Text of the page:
Families Find Hope, No Celebration In Settlement
WOBURN, Mass. (AP) _ After years of looking for someone to blame for leukemia that killed five children and an adult, eight families found some comfort in a settlement they hope will prevent similar tragedies elsewhere.
The amount of money to be paid by W.R. Grace & Co., which was accused of dumping toxic substances at its plant in this Boston suburb, was not disclosed.
But a report that put the settlement at $8 million was ″fairly accurate,″ said a source close to the case who spoke on condition of anonymity.
″The settlement is substantial enough so that I would think companies will think twice,″ said Kathryn Gamache, whose husband Roland died during the trial. ″We made it unprofitable for companies to dump. They no longer can dump in the back yard and get away with it.″
The settlement was announced Monday as the second phase of a trial in U.S. District Court was to begin. Terms were not disclosed, but Grace officials said it was not admitting liability.
″In one way I’m glad it’s over with, but I’m sorry they didn’t get nailed to the wall,″ said Mrs. Gamache.
″I guess I really don’t feel victorious,″ said Anne Anderson, whose 12- year-old son died in 1981. ″I think we’ve suffered and lost too much to really feel a victory.″
Another plaintiff, Donna Robbins, whose 9-year-old son died five years ago, said the settlement would show ″a lot of people in other communities which have contaminated water that they don’t have to live with it and they can do something about it.″
The Woburn families had charged in their 1982 suit that trichloroethylene and tetrachlorethylene dumped by Grace after Oct. 1, 1964, contributed to contamination of water wells. They also contended the contamination caused the leukemia deaths of five children and Gamache, and leukemia in two other residents.
In the trial’s first phase, a jury found Grace responsible for the pollution. But upon announcement of the settlement in Boston, Judge Walter Jay Skinner said he agreed with the company that the jury had been confused about when the pollution occurred, and said that part of the trial, which took four months, would have to be repeated.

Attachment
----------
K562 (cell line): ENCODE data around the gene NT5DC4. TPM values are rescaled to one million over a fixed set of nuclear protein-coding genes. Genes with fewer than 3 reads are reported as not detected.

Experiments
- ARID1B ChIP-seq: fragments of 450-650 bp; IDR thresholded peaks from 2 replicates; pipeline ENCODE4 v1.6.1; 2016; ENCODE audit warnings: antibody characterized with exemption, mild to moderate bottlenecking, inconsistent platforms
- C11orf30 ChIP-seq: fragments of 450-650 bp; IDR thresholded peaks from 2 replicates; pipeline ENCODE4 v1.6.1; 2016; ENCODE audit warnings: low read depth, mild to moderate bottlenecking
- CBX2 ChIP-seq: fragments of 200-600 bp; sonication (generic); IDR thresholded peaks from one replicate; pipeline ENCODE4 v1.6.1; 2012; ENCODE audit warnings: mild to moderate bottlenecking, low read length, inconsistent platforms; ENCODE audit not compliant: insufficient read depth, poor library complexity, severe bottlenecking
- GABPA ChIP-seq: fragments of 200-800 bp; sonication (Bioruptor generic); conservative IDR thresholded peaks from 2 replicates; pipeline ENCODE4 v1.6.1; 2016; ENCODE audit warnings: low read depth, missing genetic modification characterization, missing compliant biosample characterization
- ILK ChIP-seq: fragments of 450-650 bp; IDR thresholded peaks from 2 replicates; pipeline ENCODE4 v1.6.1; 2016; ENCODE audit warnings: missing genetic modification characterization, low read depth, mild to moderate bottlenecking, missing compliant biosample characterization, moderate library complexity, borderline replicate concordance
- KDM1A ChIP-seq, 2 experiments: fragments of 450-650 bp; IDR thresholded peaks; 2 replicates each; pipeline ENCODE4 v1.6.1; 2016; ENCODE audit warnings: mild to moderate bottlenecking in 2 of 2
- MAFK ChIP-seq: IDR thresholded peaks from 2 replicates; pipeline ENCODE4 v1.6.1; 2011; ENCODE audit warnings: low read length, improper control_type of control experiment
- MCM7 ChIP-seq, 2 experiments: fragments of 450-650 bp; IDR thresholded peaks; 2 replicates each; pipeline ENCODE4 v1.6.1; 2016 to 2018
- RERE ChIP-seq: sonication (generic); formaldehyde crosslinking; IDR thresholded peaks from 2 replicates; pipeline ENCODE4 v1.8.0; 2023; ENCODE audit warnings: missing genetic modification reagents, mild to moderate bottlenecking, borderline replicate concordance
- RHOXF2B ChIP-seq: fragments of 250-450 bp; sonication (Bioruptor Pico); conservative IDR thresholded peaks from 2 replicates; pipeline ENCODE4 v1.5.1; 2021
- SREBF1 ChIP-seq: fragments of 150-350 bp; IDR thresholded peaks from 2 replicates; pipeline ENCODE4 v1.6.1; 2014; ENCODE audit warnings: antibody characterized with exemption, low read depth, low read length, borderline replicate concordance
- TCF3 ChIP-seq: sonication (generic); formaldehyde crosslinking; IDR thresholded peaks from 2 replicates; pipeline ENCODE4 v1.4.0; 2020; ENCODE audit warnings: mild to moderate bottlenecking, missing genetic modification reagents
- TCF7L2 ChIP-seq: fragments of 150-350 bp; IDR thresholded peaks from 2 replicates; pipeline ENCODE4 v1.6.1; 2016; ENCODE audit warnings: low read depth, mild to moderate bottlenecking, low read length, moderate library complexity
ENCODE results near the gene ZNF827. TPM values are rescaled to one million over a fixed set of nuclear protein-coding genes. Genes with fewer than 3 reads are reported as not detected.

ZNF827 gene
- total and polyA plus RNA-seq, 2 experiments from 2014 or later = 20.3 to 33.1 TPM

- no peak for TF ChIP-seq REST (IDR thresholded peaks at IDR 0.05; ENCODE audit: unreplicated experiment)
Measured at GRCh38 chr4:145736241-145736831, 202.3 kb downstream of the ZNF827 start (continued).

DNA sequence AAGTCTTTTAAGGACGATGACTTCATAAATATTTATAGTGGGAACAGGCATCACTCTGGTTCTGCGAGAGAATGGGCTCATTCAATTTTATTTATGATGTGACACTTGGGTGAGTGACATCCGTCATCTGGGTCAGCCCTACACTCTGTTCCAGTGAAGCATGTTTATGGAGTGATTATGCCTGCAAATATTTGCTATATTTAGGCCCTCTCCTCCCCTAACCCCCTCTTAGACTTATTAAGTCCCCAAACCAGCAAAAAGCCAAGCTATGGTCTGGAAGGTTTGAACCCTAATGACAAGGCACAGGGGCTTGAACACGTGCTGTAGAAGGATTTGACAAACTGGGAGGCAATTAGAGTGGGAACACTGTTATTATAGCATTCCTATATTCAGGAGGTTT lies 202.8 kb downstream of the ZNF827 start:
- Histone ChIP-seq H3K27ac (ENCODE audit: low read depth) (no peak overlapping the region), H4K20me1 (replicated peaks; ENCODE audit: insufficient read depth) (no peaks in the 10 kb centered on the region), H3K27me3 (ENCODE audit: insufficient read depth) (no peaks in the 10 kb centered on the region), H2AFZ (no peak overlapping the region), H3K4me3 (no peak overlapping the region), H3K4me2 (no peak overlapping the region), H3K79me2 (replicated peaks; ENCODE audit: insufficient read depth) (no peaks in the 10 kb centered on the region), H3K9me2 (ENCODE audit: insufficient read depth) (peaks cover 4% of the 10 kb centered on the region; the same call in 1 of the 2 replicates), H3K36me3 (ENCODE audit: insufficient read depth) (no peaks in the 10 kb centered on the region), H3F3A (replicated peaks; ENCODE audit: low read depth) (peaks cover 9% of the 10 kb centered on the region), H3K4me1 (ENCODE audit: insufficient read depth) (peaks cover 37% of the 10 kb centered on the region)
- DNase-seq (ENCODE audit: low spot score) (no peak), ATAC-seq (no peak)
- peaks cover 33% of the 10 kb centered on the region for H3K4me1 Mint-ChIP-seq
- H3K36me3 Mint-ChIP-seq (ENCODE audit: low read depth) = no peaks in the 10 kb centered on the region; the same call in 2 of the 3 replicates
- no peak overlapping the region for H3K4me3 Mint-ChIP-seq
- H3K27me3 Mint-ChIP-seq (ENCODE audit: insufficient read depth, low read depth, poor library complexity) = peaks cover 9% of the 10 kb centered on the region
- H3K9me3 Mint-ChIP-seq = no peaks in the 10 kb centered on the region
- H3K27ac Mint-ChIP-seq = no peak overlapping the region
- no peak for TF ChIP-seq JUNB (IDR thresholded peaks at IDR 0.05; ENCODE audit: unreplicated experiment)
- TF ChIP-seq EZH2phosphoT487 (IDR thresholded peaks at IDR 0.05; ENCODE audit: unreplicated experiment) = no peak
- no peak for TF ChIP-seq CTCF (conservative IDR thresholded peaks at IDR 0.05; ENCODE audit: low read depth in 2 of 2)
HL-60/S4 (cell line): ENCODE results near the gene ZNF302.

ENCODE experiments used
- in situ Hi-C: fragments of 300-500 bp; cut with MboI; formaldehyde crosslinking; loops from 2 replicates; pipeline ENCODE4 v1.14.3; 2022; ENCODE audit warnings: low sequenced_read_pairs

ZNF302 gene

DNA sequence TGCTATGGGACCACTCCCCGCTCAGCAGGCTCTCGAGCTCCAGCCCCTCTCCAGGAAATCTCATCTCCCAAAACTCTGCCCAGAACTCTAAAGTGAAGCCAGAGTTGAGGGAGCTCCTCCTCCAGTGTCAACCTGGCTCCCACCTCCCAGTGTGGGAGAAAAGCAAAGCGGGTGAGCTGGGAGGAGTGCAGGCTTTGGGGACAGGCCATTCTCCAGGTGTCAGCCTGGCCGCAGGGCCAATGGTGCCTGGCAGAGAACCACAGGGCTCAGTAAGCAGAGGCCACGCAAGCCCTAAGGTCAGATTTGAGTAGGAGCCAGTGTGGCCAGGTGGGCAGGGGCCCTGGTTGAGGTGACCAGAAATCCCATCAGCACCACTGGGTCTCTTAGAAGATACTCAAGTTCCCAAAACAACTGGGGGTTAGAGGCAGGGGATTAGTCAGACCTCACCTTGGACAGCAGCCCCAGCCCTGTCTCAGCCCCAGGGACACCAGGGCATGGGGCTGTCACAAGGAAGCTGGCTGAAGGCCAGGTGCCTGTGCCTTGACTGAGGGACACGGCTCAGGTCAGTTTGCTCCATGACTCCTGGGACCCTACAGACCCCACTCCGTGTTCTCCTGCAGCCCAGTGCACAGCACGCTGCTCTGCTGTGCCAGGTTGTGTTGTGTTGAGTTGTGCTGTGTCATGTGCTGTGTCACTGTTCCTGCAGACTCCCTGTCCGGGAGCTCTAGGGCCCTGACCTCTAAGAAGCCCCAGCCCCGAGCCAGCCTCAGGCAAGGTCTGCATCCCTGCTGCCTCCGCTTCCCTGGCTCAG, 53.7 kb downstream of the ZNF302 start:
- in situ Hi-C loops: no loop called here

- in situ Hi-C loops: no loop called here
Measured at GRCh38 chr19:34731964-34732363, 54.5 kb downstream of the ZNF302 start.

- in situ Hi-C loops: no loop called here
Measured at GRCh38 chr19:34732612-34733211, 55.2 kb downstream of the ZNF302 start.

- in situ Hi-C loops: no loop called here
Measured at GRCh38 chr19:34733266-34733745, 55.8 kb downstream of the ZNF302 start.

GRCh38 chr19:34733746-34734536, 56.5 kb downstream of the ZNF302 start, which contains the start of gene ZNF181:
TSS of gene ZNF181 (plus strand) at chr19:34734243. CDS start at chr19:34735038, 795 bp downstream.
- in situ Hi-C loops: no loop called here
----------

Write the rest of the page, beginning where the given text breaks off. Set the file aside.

Grace attorneys said Skinner’s finding was a factor in the settlement. The plaintiffs said they were tired of the lengthy proceeding and dreaded the thought of testifying.
″There was a lot of fear going through the second phase of having to bring up a lot of the emotional part of what we’ve been through ... and having to get on the stand and go through all that is just torture thinking about it,″ Ms. Robbins said.
″It would have been a terrible, emotional strain on all the families,″ said Joan Zona, whose 8-year-old son died in 1974.
Richard Aufiero, whose 3-year-old son died in 1982, said the families’ ″anger will always be there, but in our opinion there was no other way to go.″
Grace officials, in a statement, said they were ″more convinced than ever that we did not pollute the wells and we were in no way responsible for the tragic events that affected our fellow residents in the Woburn community.
″Despite this, our concern for the additional strain on the families, litigation costs, complexity of the case and the length of the trial caused us to conclude that a settlement not only made good sense but was virtually mandated by the circumstances.″
Grace attorney Michael B. Keating said the New York-based company’s position was detailed in the settlement, reached Saturday night.
Grace has operated its Cryovac division plant in Woburn since 1961, making machinery for producing plastic wrap.
The jury in the first stage cleared Beatrice Foods Co., a co-defendant that operated a Woburn tannery. Plaintiffs’ attorney Jan R. Schlichtmann said the families have 30 days to appeal that verdict.